No one likes to pay taxes, and to be faced with a tax increase is a pill that no politician and certainly no property owner wants to swallow.

But the city of Douglasville finds itself in a situation that appears to require more from its residents to pay the bills.

Depending on how you look at it, the city is facing a $1.6 million deficit in the general fund budget. Through some ideas and cuts, they still need an additional $943,000 to stay in the black. It looks like it will fall on taxpayers.

At a budget work session Thursday night, the council seemed to be more concerned about a headline in this newspaper and alarm it would cause residents. The headline said, “City property taxes may be going up 52%” and in a worst-case scenario, the millage rate could see that kind of jump in millage.

“There was a question about an article in the newspaper that we’re going to raise taxes 52 percent; where did that come from because that’s scaring the hell out of the constituents out there right now,” council member Carl Pope asked.

Well, it came from them. City Finance Director Karin Callan double-checked our numbers and confirmed that number was correct in a worst-case scenario and even the 1-mill increase would mean an 18 percent millage hike or about $40 extra bucks to the owner of a $100,000 home. Not our number, not a mistake. Your numbers and the cold reality.

Outside the bellyaching, some ideas were kicked around — including using reserves to keep from increasing millage, which would also mean more taxes. That’s not a bad idea. After all, that is what we have to do as we sit at our kitchen table and pay bills. We don’t have the luxury of reaching into someone else’s pockets to keep our checkbook in balance.

The council will consider that plan, but it didn’t get a warm reception. Why would it when they can ask the taxpayers for more? But there are some things that need to be made clear. There needs to be some changes made.

• Overtime for managers and department heads needs to be eliminated. Managers shouldn’t be paid hourly. They claim that they operate like a business and in a fiscally responsible manner. Nowhere in the private sector are managers paid overtime. As it stands now, many of the city’s managers can basically work overtime as they see fit and are paid for it. Must be nice.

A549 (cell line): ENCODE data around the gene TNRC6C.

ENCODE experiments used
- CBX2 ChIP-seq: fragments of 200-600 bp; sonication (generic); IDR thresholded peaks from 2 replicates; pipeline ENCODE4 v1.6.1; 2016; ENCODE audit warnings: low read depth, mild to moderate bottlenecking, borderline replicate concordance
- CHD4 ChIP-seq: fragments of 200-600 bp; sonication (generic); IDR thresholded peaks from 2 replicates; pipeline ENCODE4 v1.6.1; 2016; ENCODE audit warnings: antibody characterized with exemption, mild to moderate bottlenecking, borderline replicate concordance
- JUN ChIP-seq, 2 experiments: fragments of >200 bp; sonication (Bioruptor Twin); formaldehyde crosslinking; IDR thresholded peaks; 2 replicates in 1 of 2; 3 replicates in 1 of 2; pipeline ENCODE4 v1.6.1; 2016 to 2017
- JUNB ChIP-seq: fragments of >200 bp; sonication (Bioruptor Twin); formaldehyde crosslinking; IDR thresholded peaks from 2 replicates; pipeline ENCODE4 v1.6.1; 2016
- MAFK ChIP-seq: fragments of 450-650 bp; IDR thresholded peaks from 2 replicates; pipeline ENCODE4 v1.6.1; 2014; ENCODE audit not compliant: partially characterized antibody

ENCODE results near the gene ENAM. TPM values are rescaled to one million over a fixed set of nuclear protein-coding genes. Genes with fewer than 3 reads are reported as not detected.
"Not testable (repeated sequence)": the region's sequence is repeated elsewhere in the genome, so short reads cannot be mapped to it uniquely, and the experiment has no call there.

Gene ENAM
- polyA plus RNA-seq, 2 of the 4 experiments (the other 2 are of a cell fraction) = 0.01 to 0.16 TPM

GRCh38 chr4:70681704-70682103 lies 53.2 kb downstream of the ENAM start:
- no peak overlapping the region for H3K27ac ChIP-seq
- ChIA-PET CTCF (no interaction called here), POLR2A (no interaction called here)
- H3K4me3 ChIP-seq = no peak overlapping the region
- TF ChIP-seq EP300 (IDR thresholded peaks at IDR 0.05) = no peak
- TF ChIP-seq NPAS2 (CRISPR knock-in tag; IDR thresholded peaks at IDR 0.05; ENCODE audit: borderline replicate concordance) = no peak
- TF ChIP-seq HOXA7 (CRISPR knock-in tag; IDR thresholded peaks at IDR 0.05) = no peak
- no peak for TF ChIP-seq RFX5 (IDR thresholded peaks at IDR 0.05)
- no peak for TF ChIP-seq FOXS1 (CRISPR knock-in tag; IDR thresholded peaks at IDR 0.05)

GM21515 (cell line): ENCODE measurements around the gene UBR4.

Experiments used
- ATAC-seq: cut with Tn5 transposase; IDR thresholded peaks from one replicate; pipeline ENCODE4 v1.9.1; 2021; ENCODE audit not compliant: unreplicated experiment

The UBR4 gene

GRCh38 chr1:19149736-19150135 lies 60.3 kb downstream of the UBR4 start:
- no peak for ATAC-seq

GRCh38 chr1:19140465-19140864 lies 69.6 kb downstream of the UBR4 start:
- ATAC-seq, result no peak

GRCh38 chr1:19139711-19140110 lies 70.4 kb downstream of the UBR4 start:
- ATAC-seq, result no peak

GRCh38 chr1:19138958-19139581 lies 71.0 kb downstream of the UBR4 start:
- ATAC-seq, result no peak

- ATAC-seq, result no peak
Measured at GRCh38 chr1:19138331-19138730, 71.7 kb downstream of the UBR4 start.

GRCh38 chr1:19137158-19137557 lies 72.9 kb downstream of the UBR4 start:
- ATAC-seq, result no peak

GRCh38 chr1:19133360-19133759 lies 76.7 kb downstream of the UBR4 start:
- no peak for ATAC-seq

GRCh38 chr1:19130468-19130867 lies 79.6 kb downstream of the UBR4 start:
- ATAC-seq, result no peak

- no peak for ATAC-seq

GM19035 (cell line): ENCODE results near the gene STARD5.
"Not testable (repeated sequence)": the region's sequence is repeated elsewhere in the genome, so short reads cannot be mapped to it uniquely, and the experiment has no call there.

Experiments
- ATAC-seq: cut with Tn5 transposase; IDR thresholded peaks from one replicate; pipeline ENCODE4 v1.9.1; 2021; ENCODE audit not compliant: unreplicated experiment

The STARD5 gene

• Having meetings recorded for transparency is nice, but does the city and the county too, for that matter, need a television station that have a budget of about half-a-million dollars? No, it doesn’t. Posting videos and calendars on the Internet would serve the same purpose. Right now, all the programs are glorified opportunities for leaders to get air time. Wouldn’t election opponents like that luxury and equal time? You know they would.

• Travel to conferences, retreats and training for elected officials needs to be stopped. The word nonessential comes to mind.

• We read and hear that home values are on the rebound. That would mean that in time, the tax digest would increase. If millage is increased, the potential of budget surplus could be a reality very soon. If this council raises the millage, then it should promise that any overages would be refunded to the taxpayers and they would move to roll back the millage rate.

It is easy today to look at the conference center and West Pines Golf Course and say that is killing the budget. They certainly don’t help, but they are here and aren’t going away. We will be paying for the conference center until 2035. Could the operating budget be cut? Yes, and they need to do that.

A lot of people in this country took issue with the Obama Administration when, time after time, the economic woes of the country were blamed on the previous administration. But to be honest, West Pines and the Conference Center were the ideas of a previous administration and in a pre-recession economy, they seemed like a good concept. But in this climate, in hindsight, they don’t have the same glow.

Mayor Harvey Persons will tell you quickly that this wasn’t his idea, but now he and this council have to find a away to make it work. They are trying everything, and so far the results are mixed at best.

We asked Councilman Mike Miller how he felt about the budget mess, how the city got to this point and how should the council deal with it. The answer wasn’t sunshine and rainbows, but is was as close to the way we see it as we have heard so far.

“The city is in an unfortunate financial crisis that is a direct result of the former mayor’s leadership and those who followed his reckless initiatives,” Miller said. “Being fiscally and economically conservative, I believe the primary function of city government is to provide for the general welfare and safety of the city residents and businesses; not to provide taxpayer-supplemented government services, which directly compete with the local private sector and discourage private investment. While we need to learn from mistakes of the past, dwelling on them will not solve the tough issues.

“The current mayor and council have inherited the problem, together we are working to develop a solution that does not jeopardize the fiscal or physical welfare of our citizens. I believe that by being as efficient and transparent as possible, the current mayor and council can instill confidence in our citizens so that our community can weather this financial storm together.”

Blaming a headline in a newspaper isn’t going to change that you have more expenses than you have income right now. So cut the budget to the bone, find any new revenues that may be out there and use a safe level of reserves. Then and only then, ask the taxpayers for help.